As two more boatloads of migrants were deported from Greece Friday, in line with a European Union deal with Turkey that has come under fire from humanitarian groups, government officials were discussing ways of evacuating the makeshift camps at Idomeni and the port of Piraeus.
According to official figures, 52,666 refugees and migrants were Friday stranded in Greece. Of these, 4,660 were camped out at the port and 11,269 at the tent city near the border with the Former Yugoslav Republic of Macedonia (FYROM).
Migrants have mostly turned a deaf ear to authorities’ calls to move to organized reception facilities, fearing that conditions there will be worse.
Daruosh Shareef, a young man from Afghanistan, told Kathimerini Friday that fellow Afghans warned about the new centers, speaking of “poor conditions.”
“We are not leaving Piraeus. We’ll stay put until we are heard,” Shareef said as a group of migrants held a sit-in protest chanting, “Open the border.”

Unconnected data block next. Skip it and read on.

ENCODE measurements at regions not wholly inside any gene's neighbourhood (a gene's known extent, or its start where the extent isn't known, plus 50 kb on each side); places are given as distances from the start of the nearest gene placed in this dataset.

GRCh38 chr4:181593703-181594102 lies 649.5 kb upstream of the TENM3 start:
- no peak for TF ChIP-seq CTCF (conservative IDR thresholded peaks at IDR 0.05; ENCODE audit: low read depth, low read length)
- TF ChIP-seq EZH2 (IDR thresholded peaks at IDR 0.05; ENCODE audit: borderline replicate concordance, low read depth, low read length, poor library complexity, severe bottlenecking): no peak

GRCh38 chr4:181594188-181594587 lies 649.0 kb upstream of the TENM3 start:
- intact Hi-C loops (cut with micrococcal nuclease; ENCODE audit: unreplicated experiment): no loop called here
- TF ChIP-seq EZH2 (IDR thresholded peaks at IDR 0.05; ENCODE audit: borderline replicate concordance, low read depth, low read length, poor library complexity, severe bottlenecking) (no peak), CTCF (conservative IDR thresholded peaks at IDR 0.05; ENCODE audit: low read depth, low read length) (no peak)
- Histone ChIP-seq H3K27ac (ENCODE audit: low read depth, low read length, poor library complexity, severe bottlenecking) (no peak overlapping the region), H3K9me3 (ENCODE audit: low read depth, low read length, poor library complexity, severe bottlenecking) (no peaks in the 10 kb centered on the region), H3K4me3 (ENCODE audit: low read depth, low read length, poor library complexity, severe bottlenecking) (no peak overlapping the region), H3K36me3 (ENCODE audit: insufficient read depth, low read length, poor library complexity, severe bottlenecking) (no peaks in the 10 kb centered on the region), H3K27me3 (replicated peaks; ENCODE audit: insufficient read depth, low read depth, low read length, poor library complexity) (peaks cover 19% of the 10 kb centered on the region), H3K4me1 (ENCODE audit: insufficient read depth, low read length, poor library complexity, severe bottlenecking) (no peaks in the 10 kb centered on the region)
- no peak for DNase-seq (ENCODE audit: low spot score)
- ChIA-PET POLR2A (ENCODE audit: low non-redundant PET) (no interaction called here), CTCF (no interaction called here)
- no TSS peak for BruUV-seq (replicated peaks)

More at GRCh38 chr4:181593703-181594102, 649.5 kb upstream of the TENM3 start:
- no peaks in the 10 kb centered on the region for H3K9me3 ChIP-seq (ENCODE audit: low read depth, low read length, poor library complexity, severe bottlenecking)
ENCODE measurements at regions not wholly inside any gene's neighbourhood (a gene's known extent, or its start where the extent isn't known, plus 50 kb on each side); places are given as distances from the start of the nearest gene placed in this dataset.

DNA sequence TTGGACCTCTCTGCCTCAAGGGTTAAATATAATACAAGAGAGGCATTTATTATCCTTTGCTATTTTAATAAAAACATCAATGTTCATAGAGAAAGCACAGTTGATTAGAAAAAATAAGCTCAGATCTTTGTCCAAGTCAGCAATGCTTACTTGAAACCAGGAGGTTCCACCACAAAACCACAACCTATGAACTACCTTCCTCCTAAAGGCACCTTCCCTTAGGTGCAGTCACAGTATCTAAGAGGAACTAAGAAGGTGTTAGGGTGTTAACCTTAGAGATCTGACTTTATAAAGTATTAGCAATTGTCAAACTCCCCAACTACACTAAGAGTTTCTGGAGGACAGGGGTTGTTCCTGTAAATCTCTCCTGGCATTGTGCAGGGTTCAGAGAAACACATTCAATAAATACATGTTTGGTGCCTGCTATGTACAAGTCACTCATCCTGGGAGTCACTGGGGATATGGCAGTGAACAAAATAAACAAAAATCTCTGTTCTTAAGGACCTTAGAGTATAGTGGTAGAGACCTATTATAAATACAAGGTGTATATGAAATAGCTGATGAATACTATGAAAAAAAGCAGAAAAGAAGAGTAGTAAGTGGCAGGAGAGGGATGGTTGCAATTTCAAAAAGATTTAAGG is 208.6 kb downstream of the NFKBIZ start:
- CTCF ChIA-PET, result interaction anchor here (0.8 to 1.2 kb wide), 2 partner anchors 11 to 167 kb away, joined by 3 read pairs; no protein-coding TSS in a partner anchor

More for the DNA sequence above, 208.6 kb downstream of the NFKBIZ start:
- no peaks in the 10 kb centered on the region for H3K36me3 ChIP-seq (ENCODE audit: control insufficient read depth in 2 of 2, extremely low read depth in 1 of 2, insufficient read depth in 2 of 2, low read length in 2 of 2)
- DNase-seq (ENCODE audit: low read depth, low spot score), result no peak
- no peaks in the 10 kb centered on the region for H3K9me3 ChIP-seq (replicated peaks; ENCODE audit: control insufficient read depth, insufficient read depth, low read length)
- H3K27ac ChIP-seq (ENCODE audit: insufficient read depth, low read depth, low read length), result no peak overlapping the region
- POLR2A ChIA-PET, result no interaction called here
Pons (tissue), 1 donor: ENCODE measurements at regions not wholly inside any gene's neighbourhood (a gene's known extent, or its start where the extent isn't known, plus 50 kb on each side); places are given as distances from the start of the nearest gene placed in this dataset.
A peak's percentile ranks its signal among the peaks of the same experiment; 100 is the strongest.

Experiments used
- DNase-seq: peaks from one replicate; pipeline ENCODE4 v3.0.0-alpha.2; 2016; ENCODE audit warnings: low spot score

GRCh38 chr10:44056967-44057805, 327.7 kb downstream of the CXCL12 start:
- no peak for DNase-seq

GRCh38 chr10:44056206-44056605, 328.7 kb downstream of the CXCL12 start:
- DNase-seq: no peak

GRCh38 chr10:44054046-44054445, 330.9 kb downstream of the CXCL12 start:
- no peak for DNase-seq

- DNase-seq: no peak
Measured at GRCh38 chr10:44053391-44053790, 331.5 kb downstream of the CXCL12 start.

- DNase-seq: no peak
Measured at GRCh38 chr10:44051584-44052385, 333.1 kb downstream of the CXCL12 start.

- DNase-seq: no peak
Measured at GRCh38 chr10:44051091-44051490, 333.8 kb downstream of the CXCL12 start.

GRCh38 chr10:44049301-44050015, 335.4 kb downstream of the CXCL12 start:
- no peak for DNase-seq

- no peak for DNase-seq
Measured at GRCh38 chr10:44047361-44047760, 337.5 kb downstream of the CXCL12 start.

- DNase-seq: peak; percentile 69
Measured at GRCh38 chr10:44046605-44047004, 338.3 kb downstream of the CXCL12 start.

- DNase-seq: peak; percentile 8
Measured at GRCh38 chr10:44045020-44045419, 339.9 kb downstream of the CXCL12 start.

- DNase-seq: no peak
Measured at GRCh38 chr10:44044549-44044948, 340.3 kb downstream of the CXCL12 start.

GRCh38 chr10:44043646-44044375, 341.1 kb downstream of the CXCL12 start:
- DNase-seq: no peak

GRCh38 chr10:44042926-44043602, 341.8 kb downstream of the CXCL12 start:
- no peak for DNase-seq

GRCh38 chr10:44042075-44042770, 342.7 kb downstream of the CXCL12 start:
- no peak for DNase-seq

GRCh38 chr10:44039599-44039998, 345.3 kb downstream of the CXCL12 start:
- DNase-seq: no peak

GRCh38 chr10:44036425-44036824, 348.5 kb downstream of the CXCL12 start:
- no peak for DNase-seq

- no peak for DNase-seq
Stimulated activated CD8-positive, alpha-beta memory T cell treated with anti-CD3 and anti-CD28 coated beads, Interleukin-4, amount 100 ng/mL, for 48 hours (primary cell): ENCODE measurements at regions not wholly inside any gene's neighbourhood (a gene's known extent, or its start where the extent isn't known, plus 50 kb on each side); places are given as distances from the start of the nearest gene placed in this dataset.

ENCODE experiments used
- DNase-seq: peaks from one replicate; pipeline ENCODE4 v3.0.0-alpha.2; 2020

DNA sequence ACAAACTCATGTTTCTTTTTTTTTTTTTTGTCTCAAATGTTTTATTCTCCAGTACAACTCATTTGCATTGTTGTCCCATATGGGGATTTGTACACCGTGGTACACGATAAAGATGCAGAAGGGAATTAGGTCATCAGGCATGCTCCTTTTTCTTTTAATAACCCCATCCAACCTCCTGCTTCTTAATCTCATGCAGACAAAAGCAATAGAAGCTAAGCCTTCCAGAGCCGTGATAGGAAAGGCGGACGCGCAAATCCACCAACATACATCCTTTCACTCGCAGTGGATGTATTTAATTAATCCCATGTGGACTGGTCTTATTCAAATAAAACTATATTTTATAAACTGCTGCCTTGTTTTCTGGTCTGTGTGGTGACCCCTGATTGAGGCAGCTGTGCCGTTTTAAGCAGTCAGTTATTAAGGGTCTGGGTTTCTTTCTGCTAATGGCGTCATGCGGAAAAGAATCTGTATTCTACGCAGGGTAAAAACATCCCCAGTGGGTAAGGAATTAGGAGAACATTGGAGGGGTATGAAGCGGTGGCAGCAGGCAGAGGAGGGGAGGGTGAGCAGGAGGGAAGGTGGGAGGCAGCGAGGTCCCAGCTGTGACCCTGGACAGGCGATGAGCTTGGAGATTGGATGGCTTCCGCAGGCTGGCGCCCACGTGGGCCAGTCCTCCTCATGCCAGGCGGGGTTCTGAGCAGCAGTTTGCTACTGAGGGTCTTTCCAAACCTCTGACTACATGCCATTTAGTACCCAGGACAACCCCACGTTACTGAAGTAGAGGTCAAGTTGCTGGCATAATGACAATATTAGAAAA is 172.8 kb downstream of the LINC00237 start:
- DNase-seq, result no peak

In a sign of rising tensions, members of the neo-Nazi Golden Dawn party briefly clashed with anti-fascist groups Friday evening during an anti-migrant protest in Piraeus.
In a fresh bid to evacuate the port ahead of the Easter tourism season, authorities plan to hand out a leaflet on Monday advising people not to trust smugglers and urging them to refrain from violence.
“Do not despair. Remain calm. Make sure that no violent incidents take place among you,” says the document, adding that the port will have to be emptied in view of the busy tourism season.
“Do not lose your courage. We stand by you. We love you!” it says in Arabic, Farsi, English and Greek.
Meanwhile Friday, 123 migrants from Pakistan, Egypt, Afghanistan and Iraq were sent back to Turkey on two ferries from the island of Lesvos. No Syrians were reported to be on board. At least three activists plunged into the sea in protest at the deportation.
Authorities say that returns have been stalled by a last-minute surge in asylum applications by people desperate to avoid expulsion.